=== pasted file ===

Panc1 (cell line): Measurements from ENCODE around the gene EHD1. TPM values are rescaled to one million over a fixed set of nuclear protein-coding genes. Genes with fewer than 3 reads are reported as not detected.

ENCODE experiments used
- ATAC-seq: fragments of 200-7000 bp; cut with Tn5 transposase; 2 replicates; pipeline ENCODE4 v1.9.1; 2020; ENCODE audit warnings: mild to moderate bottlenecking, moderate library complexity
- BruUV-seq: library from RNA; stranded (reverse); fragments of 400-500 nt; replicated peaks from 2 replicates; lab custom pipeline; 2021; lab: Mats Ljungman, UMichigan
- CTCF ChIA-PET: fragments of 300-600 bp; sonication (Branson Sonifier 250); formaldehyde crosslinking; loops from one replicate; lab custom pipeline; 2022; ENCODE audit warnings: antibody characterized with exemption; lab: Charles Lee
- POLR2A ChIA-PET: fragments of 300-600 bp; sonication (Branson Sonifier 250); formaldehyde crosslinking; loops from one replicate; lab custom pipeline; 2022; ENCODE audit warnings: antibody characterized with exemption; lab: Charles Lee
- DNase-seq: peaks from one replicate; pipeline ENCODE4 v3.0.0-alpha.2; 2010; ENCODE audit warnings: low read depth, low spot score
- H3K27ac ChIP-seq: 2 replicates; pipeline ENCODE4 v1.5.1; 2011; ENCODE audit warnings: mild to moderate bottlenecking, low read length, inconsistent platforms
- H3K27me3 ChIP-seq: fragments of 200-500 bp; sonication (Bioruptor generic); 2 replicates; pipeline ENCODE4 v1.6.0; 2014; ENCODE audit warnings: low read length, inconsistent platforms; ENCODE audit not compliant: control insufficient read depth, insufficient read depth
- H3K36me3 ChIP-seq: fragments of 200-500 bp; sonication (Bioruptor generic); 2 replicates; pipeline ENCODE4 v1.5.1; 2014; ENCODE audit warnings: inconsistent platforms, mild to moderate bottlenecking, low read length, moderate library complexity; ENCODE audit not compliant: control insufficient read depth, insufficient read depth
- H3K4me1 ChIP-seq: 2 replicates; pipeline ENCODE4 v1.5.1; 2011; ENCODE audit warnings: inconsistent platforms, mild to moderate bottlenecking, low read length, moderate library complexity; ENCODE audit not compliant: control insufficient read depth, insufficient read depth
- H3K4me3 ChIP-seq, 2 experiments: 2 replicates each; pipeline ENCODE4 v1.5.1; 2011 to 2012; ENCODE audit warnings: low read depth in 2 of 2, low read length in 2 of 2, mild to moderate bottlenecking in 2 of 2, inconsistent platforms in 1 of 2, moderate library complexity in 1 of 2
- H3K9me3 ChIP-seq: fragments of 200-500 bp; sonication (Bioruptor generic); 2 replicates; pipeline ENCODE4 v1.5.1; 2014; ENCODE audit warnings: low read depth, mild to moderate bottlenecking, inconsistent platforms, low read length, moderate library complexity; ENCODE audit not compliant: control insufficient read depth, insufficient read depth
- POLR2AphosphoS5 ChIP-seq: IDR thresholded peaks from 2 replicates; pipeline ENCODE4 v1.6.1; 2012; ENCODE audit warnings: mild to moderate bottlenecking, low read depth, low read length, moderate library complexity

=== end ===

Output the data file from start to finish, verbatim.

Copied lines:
Panc1 (cell line): Measurements from ENCODE around the gene EHD1. TPM values are rescaled to one million over a fixed set of nuclear protein-coding genes. Genes with fewer than 3 reads are reported as not detected.

ENCODE experiments used
- ATAC-seq: fragments of 200-7000 bp; cut with Tn5 transposase; 2 replicates; pipeline ENCODE4 v1.9.1; 2020; ENCODE audit warnings: mild to moderate bottlenecking, moderate library complexity
- BruUV-seq: library from RNA; stranded (reverse); fragments of 400-500 nt; replicated peaks from 2 replicates; lab custom pipeline; 2021; lab: Mats Ljungman, UMichigan
- CTCF ChIA-PET: fragments of 300-600 bp; sonication (Branson Sonifier 250); formaldehyde crosslinking; loops from one replicate; lab custom pipeline; 2022; ENCODE audit warnings: antibody characterized with exemption; lab: Charles Lee
- POLR2A ChIA-PET: fragments of 300-600 bp; sonication (Branson Sonifier 250); formaldehyde crosslinking; loops from one replicate; lab custom pipeline; 2022; ENCODE audit warnings: antibody characterized with exemption; lab: Charles Lee
- DNase-seq: peaks from one replicate; pipeline ENCODE4 v3.0.0-alpha.2; 2010; ENCODE audit warnings: low read depth, low spot score
- H3K27ac ChIP-seq: 2 replicates; pipeline ENCODE4 v1.5.1; 2011; ENCODE audit warnings: mild to moderate bottlenecking, low read length, inconsistent platforms
- H3K27me3 ChIP-seq: fragments of 200-500 bp; sonication (Bioruptor generic); 2 replicates; pipeline ENCODE4 v1.6.0; 2014; ENCODE audit warnings: low read length, inconsistent platforms; ENCODE audit not compliant: control insufficient read depth, insufficient read depth
- H3K36me3 ChIP-seq: fragments of 200-500 bp; sonication (Bioruptor generic); 2 replicates; pipeline ENCODE4 v1.5.1; 2014; ENCODE audit warnings: inconsistent platforms, mild to moderate bottlenecking, low read length, moderate library complexity; ENCODE audit not compliant: control insufficient read depth, insufficient read depth
- H3K4me1 ChIP-seq: 2 replicates; pipeline ENCODE4 v1.5.1; 2011; ENCODE audit warnings: inconsistent platforms, mild to moderate bottlenecking, low read length, moderate library complexity; ENCODE audit not compliant: control insufficient read depth, insufficient read depth
- H3K4me3 ChIP-seq, 2 experiments: 2 replicates each; pipeline ENCODE4 v1.5.1; 2011 to 2012; ENCODE audit warnings: low read depth in 2 of 2, low read length in 2 of 2, mild to moderate bottlenecking in 2 of 2, inconsistent platforms in 1 of 2, moderate library complexity in 1 of 2
- H3K9me3 ChIP-seq: fragments of 200-500 bp; sonication (Bioruptor generic); 2 replicates; pipeline ENCODE4 v1.5.1; 2014; ENCODE audit warnings: low read depth, mild to moderate bottlenecking, inconsistent platforms, low read length, moderate library complexity; ENCODE audit not compliant: control insufficient read depth, insufficient read depth
- POLR2AphosphoS5 ChIP-seq: IDR thresholded peaks from 2 replicates; pipeline ENCODE4 v1.6.1; 2012; ENCODE audit warnings: mild to moderate bottlenecking, low read depth, low read length, moderate library complexity